Stevie Nicks - Biography
By Jeff Hunt
Stevie Nicks is the Faerie Queen of rock, and her voice casts a magical spell all its own. A diminutive, doe-eyed swirl of blond hair, scarves, and lace, she can seemingly make songs rise to the top of the charts with a wave of her hand. Toss some sparkling, luminous pixie dust to the left: Poof. You’ve got Fleetwood Mac’s Rumors, one of the biggest selling records of all time. A generous sprinkling of pixie dust to the right: Poof. You’ve got a solo career bespangled with hits. Admittedly, her magic realm has its darker corners: Rumors is a raw document of one of the greatest soap operas in the history of rock; and she floundered a tad after the white-winged dove flew up her nose and pecked out her septum. Still, Stevie Nicks continues to hold court, and she floated into the Rock and Roll Hall of Fame in billowing clouds of chiffon and gossamer.
It was destiny. Stevie met Lindsey Buckingham in her senior year of high school. Soon they formed a band, Fritz. They had a decent following on the West Coast from 1968-1971, and opened for Hendrix, Janis Joplin, and Credence Clearwater Revival, but the other guys in the band got tired of the beautiful, young, ethereal lead singer getting all the attention (guys in bands can be shortsighted blockheads). When Fritz disbanded, Stevie and Lindsey stayed together as a musical duo, and a couple. They recorded a single LP, Buckingham Nicks (Polydor, 1973). It didn’t do well, which is odd, because they’re naked on the cover. However, it brought them to the attention of Fleetwood Mac.
The Fleetwood is Mick Fleetwood, drums; the Mac is John McVie, on bass. By default, the Mac is also Christine McVie née Perfect (what a great maiden name!), on keyboard and vocals. Fleetwood Mac started out as a psychedelic English blues band, and had been through a bewildering array of line-up changes; only Fleetwood and McVie were constants. When they approached Lindsey Buckingham and asked him to join as their guitarist, he informed them that he and Stevie were a package deal: both or neither. To their credit, Fleetwood Mac took both. Buckingham didn’t waste any time. With his passion for dense, sophisticated, technologically elaborate pop like the Beatles and the Beach boys, he tossed the remnants of the blues thing out the window, and set out to reinvent the band.
Fleetwood Mac (1975 Reprise), is titled like a debut, and in most ways, that’s what it is. Stevie simply elevates the material, and there are hits aplenty: "Rhiannon," "Say You Love Me," and "Over My Head." Lindsey gives the production a depth and sheen that glistened through the FM airways; together, Stevie and Lindsey win the band over to their laid-back, SoCal vibe. Fleetwood Mac resonated in 1975, and it went to the top of the charts. Moreover, it absolutely ruled the FM airwaves. The group’s transformation was remarkable: From the outside, it was all gloss and sheen; but on the inside things were crumbling. Stevie and Lindsey were splitting as a couple; John and Christine were divorcing; Mick and his wife were breaking up as well. It was a bitter, hostile, uncertain environment, fueled by drug and alcohol abuse; just as Fleetwood Mac achieved superstardom they were in danger of collapsing as a band. Instead, they channeled all of that negative energy into song.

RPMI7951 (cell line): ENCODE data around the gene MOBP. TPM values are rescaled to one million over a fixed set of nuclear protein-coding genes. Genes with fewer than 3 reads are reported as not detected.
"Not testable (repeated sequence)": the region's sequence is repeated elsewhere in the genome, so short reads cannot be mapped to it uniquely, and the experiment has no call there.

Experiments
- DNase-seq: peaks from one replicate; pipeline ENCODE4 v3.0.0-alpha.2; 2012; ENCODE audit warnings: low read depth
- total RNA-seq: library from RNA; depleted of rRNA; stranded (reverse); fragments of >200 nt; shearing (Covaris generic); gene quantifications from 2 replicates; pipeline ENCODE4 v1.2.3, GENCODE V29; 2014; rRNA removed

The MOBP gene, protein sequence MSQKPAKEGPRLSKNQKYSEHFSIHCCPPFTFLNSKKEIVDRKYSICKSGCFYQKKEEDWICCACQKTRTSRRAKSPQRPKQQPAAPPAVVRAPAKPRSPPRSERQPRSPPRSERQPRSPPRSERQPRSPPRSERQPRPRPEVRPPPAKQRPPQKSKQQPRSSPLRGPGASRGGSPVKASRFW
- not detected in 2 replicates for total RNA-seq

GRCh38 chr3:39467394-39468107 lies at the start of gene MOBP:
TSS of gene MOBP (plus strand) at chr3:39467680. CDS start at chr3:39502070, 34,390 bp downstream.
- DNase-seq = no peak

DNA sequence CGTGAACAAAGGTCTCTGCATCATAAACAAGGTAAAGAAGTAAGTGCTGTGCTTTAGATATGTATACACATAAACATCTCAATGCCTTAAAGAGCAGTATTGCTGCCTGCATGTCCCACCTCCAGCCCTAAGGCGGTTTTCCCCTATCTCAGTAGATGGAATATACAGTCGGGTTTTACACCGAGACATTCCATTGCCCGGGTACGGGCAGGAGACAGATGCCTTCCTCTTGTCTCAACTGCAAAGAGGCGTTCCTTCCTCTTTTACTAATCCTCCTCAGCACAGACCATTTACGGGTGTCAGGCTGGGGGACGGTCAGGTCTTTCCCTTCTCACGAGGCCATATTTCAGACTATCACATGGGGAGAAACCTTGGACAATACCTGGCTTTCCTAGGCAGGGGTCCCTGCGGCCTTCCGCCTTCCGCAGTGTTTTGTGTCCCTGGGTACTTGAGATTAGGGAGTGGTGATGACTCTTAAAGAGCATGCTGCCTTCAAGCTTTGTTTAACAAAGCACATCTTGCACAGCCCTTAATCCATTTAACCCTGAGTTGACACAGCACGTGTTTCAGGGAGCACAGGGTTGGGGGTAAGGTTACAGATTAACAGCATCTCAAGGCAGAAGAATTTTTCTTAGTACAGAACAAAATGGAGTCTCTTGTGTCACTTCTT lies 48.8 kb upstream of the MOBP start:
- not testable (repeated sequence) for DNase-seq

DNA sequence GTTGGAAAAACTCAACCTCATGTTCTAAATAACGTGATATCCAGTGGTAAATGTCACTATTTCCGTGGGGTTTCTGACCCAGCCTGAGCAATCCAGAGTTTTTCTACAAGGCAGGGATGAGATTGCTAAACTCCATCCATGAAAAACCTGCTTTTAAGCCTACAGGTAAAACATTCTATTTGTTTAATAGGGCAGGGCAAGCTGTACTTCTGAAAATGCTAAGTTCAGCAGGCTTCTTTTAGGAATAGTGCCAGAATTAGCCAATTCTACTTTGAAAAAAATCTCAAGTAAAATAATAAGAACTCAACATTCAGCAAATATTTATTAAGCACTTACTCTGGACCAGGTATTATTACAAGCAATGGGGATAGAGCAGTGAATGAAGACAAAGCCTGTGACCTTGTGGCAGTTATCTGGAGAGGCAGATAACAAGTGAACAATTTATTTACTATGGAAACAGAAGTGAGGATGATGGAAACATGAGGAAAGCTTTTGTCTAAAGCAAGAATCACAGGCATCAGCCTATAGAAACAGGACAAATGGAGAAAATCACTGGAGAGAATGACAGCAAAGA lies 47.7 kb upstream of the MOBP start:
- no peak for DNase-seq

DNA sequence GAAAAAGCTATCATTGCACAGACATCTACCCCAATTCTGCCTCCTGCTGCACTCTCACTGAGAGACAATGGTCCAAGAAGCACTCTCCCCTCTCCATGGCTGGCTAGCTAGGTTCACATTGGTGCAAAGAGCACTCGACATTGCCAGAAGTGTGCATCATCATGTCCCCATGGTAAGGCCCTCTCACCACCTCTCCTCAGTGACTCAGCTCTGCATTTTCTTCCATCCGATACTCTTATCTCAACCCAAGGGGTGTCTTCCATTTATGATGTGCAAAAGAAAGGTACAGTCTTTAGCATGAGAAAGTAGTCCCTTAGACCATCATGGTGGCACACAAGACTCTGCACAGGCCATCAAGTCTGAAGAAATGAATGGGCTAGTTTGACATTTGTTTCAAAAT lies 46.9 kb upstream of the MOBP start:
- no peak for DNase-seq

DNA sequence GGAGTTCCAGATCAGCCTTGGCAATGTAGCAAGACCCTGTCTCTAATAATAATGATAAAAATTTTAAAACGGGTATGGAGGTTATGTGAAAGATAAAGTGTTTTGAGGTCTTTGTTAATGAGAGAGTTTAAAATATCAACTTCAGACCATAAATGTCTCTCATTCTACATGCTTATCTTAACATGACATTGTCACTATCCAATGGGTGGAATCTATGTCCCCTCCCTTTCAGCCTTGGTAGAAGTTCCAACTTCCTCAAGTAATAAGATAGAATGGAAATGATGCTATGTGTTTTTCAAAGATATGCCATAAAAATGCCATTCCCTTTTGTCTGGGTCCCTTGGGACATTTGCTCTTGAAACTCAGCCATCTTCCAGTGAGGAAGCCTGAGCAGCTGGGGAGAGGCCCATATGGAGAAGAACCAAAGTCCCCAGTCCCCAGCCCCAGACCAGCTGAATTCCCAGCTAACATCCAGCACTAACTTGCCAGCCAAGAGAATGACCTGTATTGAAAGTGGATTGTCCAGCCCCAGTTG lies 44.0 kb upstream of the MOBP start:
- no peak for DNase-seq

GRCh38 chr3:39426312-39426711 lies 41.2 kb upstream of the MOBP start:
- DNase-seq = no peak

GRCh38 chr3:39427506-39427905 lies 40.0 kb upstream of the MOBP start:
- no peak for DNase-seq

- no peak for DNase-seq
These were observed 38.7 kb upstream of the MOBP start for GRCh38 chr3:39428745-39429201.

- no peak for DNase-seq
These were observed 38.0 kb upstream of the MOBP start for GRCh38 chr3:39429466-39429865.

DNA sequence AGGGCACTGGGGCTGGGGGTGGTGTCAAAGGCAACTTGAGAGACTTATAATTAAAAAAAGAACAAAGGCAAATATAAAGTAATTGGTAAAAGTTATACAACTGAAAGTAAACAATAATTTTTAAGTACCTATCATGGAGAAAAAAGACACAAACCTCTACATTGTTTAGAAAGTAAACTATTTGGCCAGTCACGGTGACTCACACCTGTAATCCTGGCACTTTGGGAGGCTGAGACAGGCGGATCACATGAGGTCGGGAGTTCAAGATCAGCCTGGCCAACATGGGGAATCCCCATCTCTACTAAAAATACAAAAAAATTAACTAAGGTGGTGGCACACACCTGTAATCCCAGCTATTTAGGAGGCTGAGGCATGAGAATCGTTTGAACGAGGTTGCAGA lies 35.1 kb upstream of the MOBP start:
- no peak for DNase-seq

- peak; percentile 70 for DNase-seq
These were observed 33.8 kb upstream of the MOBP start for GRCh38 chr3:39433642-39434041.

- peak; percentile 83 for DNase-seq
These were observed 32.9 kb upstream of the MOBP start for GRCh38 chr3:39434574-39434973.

Rumors (1977 Warner Bros.) lays is all bare. “Go Your Own Way” is a Lindsey song that savages Stevie and their breakup. Stevie supplies “Gold Dust Woman,” a confessional about her own drug demons. “You Make Loving Fun” is Christine describing the joys of cheating on John on tour with the band’s sound engineer. It just goes on and on like that, hideous recriminations cloaked in soaring harmonies and splendid hooks galore. “The Chain” is strident and irresistibly catchy, drawing from rock, folk, and country. Rumors won the Grammy for best album, and hibernated at the top of the charts like a laid-back California Grizzly for 31 weeks – not near, the top, either. It was at #1. For 31 weeks. To date, it has sold 30 million copies, and is one of the biggest selling albums of all time.
The follow-up, Tusk (1079 Reprise), was a double LP hatched almost entirely from the imagination of Lindsey Buckingham, fueled by Clash records and mounds of coke. At the time it was considered a flop – a double-platinum flop that any other band would have died for, but how do you live up to expectations after you release the biggest record of all time? Tusk is an epic of hair-raising, professional weirdness, and over the years it’s come to be regarded as a classic. Yet Stevie was marginalized, and the resulting 18-month, around-the-world tour (in part due to the success of Rumors) was, understandably, a grueling experience. After a break she crafted her solo debut.
Bella Donna (1981 Modern) went straight to #1, propelled by a string of Top 20 singles: "Stop Draggin' My Heart Around" with Tom Petty & the Heartbreakers, "Leather and Lace" with Don Henley, and "Edge of Seventeen (Just Like the White Winged Dove)." Fleetwood Mac returned in 1982 with Mirage (1982 Reprise) and Stevie’s stand-out hit “Gypsy”; she then released her second solo record, The Wild Heart (1983 Modern), which offered the disco tempo of "Stand Back"; Rock a Little (1985 Modern) also had a successful single, "Talk to Me,” but after that, her popularity waned. She took a long hiatus to battle drugs; she left Fleetwood Mac, and their popularity plummeted; break-ups and reunions and break-ups would follow. Sadly, a version of Fleetwood Mac without Nicks and Buckingham released a CD that bombed so badly that it failed to break the Billboard Top 200. That’s not a typo: two hundred. Still, there’s talk of another reunion, and a new album. Let’s trust that there’s plenty of pixie dust to come.